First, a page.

Conventional wisdom would have it that practitioners of contemporary verse should end their poems in such a way that their writing opens out beyond the piece itself. In other words, the poem should finish by inviting its reader to take an onward journey.
In this context, we often forget that circular endings, ones that tie up loose ends and bring strands together, ones that satisfy in their neat perfection, are equally valid and can also surprise. They aren't necessarily in any way less ambitious for holding the reader within the poem. However, they are out of fashion.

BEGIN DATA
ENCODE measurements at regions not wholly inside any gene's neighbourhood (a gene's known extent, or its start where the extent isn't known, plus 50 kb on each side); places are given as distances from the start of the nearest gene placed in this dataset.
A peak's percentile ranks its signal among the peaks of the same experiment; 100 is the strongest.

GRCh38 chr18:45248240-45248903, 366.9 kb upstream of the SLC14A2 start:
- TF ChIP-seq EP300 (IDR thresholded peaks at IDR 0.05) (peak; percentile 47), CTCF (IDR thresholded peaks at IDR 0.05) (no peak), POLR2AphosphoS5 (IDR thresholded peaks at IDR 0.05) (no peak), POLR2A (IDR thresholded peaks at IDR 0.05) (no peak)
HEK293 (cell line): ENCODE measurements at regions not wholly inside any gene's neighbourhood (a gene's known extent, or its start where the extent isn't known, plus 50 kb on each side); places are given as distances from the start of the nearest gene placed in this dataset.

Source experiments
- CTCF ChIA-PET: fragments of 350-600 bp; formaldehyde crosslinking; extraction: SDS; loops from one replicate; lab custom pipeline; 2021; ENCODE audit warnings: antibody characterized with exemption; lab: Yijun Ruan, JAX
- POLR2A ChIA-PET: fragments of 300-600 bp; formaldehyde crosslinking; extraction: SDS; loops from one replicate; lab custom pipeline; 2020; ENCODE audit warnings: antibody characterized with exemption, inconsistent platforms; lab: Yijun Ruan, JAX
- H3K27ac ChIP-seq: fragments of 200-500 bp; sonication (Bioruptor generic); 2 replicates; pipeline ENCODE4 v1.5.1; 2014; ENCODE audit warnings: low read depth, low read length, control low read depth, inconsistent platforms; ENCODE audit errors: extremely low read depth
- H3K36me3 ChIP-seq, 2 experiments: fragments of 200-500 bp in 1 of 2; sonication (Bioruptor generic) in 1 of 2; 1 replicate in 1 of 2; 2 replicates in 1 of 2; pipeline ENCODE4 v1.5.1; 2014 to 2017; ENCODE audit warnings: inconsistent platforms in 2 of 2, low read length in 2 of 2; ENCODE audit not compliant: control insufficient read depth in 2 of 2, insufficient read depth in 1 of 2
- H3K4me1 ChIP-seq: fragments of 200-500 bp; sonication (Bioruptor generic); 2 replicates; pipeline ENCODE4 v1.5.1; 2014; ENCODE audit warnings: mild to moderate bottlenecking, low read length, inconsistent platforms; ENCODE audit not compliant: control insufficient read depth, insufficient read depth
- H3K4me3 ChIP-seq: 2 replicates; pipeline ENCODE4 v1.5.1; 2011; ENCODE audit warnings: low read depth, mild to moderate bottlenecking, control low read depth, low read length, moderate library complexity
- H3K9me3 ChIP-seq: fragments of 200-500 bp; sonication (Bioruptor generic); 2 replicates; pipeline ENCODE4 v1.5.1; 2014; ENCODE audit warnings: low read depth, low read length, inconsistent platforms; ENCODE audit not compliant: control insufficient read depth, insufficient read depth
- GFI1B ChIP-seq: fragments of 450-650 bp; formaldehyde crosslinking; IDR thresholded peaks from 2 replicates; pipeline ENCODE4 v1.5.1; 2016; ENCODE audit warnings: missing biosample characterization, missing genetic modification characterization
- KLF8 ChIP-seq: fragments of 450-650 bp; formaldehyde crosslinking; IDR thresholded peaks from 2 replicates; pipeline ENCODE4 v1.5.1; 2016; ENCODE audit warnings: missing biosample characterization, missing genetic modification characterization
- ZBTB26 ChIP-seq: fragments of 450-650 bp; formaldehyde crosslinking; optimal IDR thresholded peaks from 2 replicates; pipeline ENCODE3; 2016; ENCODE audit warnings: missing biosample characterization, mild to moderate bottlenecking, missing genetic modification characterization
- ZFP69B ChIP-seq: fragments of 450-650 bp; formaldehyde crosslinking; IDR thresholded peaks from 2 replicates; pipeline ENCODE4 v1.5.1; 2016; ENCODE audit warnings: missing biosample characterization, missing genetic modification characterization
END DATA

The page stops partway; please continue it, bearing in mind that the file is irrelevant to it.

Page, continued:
I was consequently delighted to find that Frank Wood is adept at such endings. My review of his pamphlet, Racing the Stable Clock, is now up here at Sphinx, alongside pieces on the same collection by Gina Wilson and Rob A. Mackenzie. The latter's opinions very much coincide with mine, and we even chose similar quotes to illustrate our points!
Salomé in the mirror I find myself calling for your head on a brass platter from Bernese the kind I can make into a table I smile I smile manic delig...